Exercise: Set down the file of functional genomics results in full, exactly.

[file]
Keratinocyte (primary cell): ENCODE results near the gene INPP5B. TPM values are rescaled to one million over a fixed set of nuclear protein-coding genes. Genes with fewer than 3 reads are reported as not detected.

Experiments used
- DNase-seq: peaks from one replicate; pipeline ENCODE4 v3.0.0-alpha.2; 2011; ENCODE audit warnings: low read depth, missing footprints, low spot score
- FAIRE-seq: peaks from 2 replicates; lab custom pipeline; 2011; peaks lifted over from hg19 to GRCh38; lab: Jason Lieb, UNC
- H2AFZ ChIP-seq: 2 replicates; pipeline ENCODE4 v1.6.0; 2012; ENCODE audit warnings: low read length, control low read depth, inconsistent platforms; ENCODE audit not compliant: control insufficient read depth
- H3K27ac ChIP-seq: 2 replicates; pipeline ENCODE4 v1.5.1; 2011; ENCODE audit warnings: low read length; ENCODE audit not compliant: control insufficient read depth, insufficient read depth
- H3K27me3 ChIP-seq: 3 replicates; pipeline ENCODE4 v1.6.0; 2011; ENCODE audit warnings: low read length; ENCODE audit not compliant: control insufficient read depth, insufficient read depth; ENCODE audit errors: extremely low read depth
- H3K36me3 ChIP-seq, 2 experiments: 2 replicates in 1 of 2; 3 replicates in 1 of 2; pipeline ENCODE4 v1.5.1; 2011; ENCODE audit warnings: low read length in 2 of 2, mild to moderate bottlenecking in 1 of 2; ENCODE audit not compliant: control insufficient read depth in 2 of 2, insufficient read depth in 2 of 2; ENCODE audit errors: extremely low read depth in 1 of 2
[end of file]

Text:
Keratinocyte (primary cell): ENCODE results near the gene INPP5B. TPM values are rescaled to one million over a fixed set of nuclear protein-coding genes. Genes with fewer than 3 reads are reported as not detected.

Experiments used
- DNase-seq: peaks from one replicate; pipeline ENCODE4 v3.0.0-alpha.2; 2011; ENCODE audit warnings: low read depth, missing footprints, low spot score
- FAIRE-seq: peaks from 2 replicates; lab custom pipeline; 2011; peaks lifted over from hg19 to GRCh38; lab: Jason Lieb, UNC
- H2AFZ ChIP-seq: 2 replicates; pipeline ENCODE4 v1.6.0; 2012; ENCODE audit warnings: low read length, control low read depth, inconsistent platforms; ENCODE audit not compliant: control insufficient read depth
- H3K27ac ChIP-seq: 2 replicates; pipeline ENCODE4 v1.5.1; 2011; ENCODE audit warnings: low read length; ENCODE audit not compliant: control insufficient read depth, insufficient read depth
- H3K27me3 ChIP-seq: 3 replicates; pipeline ENCODE4 v1.6.0; 2011; ENCODE audit warnings: low read length; ENCODE audit not compliant: control insufficient read depth, insufficient read depth; ENCODE audit errors: extremely low read depth
- H3K36me3 ChIP-seq, 2 experiments: 2 replicates in 1 of 2; 3 replicates in 1 of 2; pipeline ENCODE4 v1.5.1; 2011; ENCODE audit warnings: low read length in 2 of 2, mild to moderate bottlenecking in 1 of 2; ENCODE audit not compliant: control insufficient read depth in 2 of 2, insufficient read depth in 2 of 2; ENCODE audit errors: extremely low read depth in 1 of 2